Monday, 14 December 2015

Rainbow Through the Clouds

Lately I have had a flood of requests from friends and family (not that I'm complaining - I love it! It keeps me busy), most of them being for fingerless mittens. Although I do enjoy making them, sometimes I find the simplicity of them rather mind-numbing. So, when Mum asked me to make her a pair, I decided to test myself by trying a more complicated pattern. At first I chose Gabriella by Dana Berry, but as soon as I reached the cable chart I realised I was far too tired, or stupid (probably both) to understand it, so I quickly frogged it and had another dig through Ravelry. I then discovered one of the most beautiful patterns I had ever seen on Ravelry, IX Mitts by Rebecca Blair.

Colourwork has always had a soft spot in my heart, in fact a fair isle mug hug was one of the first "proper" projects I ever made when I started knitting (unfortunately I can't find any pictures...), so this project seemed like a lot of fun! My Mum asked for a pair of fingerless mittens because she suffers from arthritis, and as she has to do an awful lot of driving, her hands hurt a lot. I decided to make her a pair of convertible mitts, as this meant she could drive in them, and stay really warm when she's wandering around Plymouth.

I casted them on Sunday, November 22nd, using Sirdar Snuggly 3ply in 303 Cream, which was a really kind gift from my Nana. And boy is it soft! It's probably one of the softest, and coziest yarns I've ever tried! For the contrast colour, I decided to use a skein of Scheepjes Invicta Colour in Cold Fire (957), which I bought from Deramores just a couple of weeks before.
After a few inches of rib, I started on the fair isle pattern. Don't let looks fool you, the actual fair isle chart is very easy to follow. After a few repeats you then begin to work a thumb gusset chart as well, slowly increasing for the thumb while you maintain that lovely pattern. Once you put the thumb onto hold, you work a few more repeats of the main chart before you grab some waste yarn and knit some fake palm stitches. These "fake" stitches will later be pulled out, and you will be left with live stitches which you can then use to create the palm flap.

Once you had knitted the fake stitches, you then continue knitting to create the mitten top. After you have casted off, you then move onto the thumb. Fortunately I had remembered to save a few yards of the colour I was using when I put the thumb stitches on hold, this meant that the thumb stayed the same colours. After that, I knitted the palm flap, before finally reaching the last part of the pattern - the fingers. If you wanted just a normal pair of mittens, you could just leave out the fingers and finish knitting the thumb and the palm flap. However, I wanted the full convertible mitten experience, so I set to work on the fiddly fingers.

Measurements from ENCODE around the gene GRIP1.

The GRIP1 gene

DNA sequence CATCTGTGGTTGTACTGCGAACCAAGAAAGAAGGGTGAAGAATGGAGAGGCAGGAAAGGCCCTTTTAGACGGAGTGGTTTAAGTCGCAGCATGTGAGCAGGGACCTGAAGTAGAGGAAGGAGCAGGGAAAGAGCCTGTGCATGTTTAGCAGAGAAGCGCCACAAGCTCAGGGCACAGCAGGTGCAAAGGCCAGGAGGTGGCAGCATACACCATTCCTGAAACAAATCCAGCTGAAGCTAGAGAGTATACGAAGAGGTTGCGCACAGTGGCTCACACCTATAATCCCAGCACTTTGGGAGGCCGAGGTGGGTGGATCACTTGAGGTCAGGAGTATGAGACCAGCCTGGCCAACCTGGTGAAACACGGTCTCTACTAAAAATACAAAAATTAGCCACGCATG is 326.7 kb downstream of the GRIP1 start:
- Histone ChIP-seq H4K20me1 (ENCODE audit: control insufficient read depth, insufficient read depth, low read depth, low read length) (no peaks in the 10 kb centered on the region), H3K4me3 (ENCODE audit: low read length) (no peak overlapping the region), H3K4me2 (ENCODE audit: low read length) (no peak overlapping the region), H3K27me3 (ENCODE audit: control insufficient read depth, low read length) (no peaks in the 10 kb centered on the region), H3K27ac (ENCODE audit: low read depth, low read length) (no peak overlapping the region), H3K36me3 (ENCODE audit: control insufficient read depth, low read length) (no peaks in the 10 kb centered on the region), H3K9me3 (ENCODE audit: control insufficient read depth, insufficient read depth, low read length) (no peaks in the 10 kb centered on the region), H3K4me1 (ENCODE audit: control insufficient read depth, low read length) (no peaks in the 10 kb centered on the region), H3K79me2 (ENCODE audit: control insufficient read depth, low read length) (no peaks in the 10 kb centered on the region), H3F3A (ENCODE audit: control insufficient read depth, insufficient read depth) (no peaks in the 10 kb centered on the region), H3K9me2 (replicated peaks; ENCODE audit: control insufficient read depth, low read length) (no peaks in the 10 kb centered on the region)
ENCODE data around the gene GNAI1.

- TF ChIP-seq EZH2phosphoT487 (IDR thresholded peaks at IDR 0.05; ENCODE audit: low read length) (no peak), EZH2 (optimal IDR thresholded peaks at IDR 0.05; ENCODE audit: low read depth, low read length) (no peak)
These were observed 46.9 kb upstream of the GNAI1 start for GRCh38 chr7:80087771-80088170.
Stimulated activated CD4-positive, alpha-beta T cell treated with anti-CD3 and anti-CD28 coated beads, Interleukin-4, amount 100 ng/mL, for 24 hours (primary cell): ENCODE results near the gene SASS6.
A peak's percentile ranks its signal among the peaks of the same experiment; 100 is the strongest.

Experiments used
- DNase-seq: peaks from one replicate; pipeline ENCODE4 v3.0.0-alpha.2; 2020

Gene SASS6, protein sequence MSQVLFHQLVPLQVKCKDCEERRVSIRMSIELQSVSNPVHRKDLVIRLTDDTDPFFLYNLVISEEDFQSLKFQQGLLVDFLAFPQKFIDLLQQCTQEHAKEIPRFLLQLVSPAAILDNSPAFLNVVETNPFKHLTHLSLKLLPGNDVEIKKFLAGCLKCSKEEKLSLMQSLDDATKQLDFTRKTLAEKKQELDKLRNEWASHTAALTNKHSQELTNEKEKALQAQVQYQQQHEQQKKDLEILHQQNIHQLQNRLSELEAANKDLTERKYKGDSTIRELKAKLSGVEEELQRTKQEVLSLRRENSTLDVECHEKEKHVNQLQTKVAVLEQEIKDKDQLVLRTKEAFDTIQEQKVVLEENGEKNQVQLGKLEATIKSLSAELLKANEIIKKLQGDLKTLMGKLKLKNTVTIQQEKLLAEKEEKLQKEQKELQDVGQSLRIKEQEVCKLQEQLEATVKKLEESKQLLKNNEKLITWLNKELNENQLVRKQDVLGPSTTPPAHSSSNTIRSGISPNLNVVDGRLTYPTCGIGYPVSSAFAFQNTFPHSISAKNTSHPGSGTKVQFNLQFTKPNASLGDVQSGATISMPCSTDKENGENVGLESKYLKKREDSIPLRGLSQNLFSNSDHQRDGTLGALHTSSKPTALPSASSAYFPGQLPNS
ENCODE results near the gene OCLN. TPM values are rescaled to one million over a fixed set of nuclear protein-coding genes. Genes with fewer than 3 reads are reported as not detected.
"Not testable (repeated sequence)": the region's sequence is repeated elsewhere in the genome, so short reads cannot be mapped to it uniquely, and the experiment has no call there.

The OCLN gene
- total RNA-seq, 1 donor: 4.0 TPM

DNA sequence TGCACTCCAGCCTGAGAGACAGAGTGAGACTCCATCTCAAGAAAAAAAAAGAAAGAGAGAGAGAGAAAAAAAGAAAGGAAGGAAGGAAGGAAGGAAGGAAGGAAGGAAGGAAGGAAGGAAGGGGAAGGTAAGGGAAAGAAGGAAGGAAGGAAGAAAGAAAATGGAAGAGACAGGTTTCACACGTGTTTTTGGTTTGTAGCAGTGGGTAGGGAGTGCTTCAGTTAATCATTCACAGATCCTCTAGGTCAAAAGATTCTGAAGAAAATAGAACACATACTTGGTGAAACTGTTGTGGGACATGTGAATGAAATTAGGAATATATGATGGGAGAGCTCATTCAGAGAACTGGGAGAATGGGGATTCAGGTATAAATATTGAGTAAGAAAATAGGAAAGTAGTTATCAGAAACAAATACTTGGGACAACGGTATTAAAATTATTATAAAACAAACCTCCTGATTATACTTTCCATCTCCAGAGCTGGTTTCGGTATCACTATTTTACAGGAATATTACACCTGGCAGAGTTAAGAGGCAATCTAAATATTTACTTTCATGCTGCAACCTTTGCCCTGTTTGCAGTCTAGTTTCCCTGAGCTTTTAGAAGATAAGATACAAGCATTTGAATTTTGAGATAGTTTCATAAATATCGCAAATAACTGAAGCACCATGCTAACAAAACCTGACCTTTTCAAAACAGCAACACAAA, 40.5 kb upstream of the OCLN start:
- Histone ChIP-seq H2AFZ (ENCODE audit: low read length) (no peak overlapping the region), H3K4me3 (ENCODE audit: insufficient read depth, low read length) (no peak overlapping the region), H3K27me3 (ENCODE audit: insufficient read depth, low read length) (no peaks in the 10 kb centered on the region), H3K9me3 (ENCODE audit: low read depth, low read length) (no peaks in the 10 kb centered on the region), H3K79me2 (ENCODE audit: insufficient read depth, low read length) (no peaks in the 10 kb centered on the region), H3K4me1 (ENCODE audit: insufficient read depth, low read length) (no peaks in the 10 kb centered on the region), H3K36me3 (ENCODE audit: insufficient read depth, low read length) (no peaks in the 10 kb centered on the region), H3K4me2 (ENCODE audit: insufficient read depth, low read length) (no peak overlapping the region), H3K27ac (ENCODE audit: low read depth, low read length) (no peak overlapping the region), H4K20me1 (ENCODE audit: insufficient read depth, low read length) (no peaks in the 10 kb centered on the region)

Just like I did for the thumb, I saved a few yards of yarn from the colour I was using underneath the fingers, this meant that that same colour flowed from the palm, up through the fingers and then into the mitten top. When I knitted the fake stitches on the palm of the mitt, half of them were used for the palm flap, and the other half were the base for the fingers. I transferred the new live stitches onto my needles, then using the cable cast-on method, I added an extra 29sts. After a couple rounds of simple knit, I had created the foundation for the fingers, and it was time to split the stitches. After putting a bunch of stitches on hold, I slowly made my way round knitting each finger. It was very fiddly, but I managed it!

After a week long hiatus (I had to whip up a pair of mittens for my friend, and I also had a couple of no knitting days), I picked up my project again and knitted the left mitten. I have to say, I am really chuffed with how they turned out!

Would I knit them again? Probably not in a hurry... but I would definitely like to make myself a pair at some stage! I really love how the yarn pooled, it looks like they were painted (which is a happy coincidence, as my Mum is an artist)! Mum is over the moon with them - hooray!